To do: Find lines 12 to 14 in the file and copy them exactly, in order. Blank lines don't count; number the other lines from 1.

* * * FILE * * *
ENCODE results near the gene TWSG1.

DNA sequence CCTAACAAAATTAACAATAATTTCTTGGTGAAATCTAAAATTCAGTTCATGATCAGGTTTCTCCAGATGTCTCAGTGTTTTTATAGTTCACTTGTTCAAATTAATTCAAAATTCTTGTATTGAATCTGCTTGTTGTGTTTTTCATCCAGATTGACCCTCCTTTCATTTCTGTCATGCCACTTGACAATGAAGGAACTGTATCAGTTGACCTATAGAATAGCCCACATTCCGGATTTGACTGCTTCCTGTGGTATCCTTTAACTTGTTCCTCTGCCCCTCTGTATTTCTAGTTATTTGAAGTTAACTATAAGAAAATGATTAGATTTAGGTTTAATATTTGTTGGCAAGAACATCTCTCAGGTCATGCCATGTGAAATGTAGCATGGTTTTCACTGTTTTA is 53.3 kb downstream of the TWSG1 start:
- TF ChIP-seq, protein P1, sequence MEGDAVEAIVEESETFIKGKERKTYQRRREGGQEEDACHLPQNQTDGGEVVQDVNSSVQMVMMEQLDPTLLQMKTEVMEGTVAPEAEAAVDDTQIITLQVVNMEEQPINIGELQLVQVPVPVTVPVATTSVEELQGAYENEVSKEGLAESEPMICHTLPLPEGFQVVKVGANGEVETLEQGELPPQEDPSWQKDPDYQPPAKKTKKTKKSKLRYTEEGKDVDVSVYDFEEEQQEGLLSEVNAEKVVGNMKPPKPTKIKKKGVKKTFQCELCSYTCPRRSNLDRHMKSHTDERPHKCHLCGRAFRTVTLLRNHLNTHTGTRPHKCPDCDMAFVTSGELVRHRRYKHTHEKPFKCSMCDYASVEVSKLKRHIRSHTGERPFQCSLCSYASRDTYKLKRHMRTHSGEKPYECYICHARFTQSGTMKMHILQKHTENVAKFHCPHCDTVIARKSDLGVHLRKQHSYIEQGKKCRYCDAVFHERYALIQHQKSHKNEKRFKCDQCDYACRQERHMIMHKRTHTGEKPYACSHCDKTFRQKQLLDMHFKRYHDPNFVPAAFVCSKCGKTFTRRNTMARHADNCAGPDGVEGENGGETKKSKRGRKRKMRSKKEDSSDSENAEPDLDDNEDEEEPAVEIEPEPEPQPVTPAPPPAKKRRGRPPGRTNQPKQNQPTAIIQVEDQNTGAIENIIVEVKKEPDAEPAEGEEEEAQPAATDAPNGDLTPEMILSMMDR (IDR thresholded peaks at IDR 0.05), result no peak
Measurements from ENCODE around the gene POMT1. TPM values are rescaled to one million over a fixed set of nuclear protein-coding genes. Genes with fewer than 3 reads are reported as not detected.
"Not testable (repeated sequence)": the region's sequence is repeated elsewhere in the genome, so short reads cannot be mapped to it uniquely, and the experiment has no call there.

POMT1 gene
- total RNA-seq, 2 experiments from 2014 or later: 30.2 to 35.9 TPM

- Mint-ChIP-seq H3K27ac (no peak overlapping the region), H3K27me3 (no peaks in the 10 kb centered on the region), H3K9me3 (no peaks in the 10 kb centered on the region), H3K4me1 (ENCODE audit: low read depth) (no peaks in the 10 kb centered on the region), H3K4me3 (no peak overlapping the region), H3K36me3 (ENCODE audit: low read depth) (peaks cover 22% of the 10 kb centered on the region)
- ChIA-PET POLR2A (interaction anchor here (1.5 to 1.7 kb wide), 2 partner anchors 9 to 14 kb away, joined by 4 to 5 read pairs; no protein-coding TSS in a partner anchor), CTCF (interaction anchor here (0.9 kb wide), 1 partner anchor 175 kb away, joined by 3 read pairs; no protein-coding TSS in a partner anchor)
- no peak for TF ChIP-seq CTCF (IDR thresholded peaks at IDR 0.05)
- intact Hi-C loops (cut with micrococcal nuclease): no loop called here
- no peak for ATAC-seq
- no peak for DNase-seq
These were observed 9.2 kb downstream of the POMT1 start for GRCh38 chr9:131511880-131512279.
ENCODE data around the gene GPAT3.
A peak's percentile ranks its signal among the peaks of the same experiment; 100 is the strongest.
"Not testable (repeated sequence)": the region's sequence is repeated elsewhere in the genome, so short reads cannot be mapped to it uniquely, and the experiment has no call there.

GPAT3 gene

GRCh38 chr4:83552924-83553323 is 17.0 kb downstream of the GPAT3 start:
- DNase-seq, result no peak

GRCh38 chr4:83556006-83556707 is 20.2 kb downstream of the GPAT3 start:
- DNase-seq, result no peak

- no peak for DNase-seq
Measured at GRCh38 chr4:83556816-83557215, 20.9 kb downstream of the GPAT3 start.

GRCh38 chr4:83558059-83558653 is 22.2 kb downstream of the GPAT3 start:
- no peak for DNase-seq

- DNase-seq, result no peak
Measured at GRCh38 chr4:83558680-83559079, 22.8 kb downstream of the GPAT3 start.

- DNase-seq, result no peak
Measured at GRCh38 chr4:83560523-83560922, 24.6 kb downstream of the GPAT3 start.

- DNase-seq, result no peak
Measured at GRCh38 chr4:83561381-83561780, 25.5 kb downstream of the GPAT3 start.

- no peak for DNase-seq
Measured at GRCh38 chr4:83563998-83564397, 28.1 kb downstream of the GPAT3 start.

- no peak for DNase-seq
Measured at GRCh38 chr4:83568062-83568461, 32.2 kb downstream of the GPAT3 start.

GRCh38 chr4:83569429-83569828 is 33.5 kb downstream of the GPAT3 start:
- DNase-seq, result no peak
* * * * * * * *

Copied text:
- no peak for ATAC-seq
- no peak for DNase-seq
These were observed 9.2 kb downstream of the POMT1 start for GRCh38 chr9:131511880-131512279.